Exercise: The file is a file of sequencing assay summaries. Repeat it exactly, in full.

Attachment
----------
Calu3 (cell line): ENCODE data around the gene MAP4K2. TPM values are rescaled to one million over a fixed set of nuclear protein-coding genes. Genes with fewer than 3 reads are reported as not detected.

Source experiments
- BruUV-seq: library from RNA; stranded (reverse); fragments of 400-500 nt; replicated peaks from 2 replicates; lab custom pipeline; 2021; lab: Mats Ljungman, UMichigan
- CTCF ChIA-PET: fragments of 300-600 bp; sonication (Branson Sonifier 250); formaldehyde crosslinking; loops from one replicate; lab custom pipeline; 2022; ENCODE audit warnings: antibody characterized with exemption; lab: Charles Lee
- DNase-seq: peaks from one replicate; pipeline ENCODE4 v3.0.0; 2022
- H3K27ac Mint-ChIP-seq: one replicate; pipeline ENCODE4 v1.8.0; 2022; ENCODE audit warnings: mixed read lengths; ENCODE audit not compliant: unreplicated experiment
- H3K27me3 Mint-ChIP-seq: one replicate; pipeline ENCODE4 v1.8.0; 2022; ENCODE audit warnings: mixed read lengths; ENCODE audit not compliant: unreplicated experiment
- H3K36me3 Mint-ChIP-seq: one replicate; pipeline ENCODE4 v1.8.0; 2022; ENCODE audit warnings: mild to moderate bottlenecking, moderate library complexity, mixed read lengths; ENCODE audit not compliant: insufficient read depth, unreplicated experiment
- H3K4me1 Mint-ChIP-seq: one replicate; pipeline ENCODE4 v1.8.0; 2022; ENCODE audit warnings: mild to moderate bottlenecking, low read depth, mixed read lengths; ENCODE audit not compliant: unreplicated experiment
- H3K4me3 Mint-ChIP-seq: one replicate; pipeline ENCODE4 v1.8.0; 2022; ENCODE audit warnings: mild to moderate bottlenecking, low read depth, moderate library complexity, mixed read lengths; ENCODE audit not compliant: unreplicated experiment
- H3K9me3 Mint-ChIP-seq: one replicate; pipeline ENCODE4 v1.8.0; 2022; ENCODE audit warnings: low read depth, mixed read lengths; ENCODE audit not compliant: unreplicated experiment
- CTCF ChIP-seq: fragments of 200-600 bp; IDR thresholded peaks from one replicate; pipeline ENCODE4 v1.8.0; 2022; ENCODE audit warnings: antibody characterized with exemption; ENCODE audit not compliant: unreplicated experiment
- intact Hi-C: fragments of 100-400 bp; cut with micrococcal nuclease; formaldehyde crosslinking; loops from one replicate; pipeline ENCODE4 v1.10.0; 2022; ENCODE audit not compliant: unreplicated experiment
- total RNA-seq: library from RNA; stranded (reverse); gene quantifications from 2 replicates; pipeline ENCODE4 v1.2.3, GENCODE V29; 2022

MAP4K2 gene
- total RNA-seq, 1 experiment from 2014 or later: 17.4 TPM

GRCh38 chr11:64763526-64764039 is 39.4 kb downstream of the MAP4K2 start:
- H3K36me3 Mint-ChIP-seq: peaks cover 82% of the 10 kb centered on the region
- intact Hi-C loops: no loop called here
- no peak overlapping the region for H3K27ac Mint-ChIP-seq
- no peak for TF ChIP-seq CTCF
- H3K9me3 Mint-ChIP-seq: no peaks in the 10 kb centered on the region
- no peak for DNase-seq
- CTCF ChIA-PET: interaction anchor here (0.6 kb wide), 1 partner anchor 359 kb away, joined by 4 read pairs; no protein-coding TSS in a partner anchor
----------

Calu3 (cell line): ENCODE data around the gene MAP4K2. TPM values are rescaled to one million over a fixed set of nuclear protein-coding genes. Genes with fewer than 3 reads are reported as not detected.

Source experiments
- BruUV-seq: library from RNA; stranded (reverse); fragments of 400-500 nt; replicated peaks from 2 replicates; lab custom pipeline; 2021; lab: Mats Ljungman, UMichigan
- CTCF ChIA-PET: fragments of 300-600 bp; sonication (Branson Sonifier 250); formaldehyde crosslinking; loops from one replicate; lab custom pipeline; 2022; ENCODE audit warnings: antibody characterized with exemption; lab: Charles Lee
- DNase-seq: peaks from one replicate; pipeline ENCODE4 v3.0.0; 2022
- H3K27ac Mint-ChIP-seq: one replicate; pipeline ENCODE4 v1.8.0; 2022; ENCODE audit warnings: mixed read lengths; ENCODE audit not compliant: unreplicated experiment
- H3K27me3 Mint-ChIP-seq: one replicate; pipeline ENCODE4 v1.8.0; 2022; ENCODE audit warnings: mixed read lengths; ENCODE audit not compliant: unreplicated experiment
- H3K36me3 Mint-ChIP-seq: one replicate; pipeline ENCODE4 v1.8.0; 2022; ENCODE audit warnings: mild to moderate bottlenecking, moderate library complexity, mixed read lengths; ENCODE audit not compliant: insufficient read depth, unreplicated experiment
- H3K4me1 Mint-ChIP-seq: one replicate; pipeline ENCODE4 v1.8.0; 2022; ENCODE audit warnings: mild to moderate bottlenecking, low read depth, mixed read lengths; ENCODE audit not compliant: unreplicated experiment
- H3K4me3 Mint-ChIP-seq: one replicate; pipeline ENCODE4 v1.8.0; 2022; ENCODE audit warnings: mild to moderate bottlenecking, low read depth, moderate library complexity, mixed read lengths; ENCODE audit not compliant: unreplicated experiment
- H3K9me3 Mint-ChIP-seq: one replicate; pipeline ENCODE4 v1.8.0; 2022; ENCODE audit warnings: low read depth, mixed read lengths; ENCODE audit not compliant: unreplicated experiment
- CTCF ChIP-seq: fragments of 200-600 bp; IDR thresholded peaks from one replicate; pipeline ENCODE4 v1.8.0; 2022; ENCODE audit warnings: antibody characterized with exemption; ENCODE audit not compliant: unreplicated experiment
- intact Hi-C: fragments of 100-400 bp; cut with micrococcal nuclease; formaldehyde crosslinking; loops from one replicate; pipeline ENCODE4 v1.10.0; 2022; ENCODE audit not compliant: unreplicated experiment
- total RNA-seq: library from RNA; stranded (reverse); gene quantifications from 2 replicates; pipeline ENCODE4 v1.2.3, GENCODE V29; 2022

MAP4K2 gene
- total RNA-seq, 1 experiment from 2014 or later: 17.4 TPM

GRCh38 chr11:64763526-64764039 is 39.4 kb downstream of the MAP4K2 start:
- H3K36me3 Mint-ChIP-seq: peaks cover 82% of the 10 kb centered on the region
- intact Hi-C loops: no loop called here
- no peak overlapping the region for H3K27ac Mint-ChIP-seq
- no peak for TF ChIP-seq CTCF
- H3K9me3 Mint-ChIP-seq: no peaks in the 10 kb centered on the region
- no peak for DNase-seq
- CTCF ChIA-PET: interaction anchor here (0.6 kb wide), 1 partner anchor 359 kb away, joined by 4 read pairs; no protein-coding TSS in a partner anchor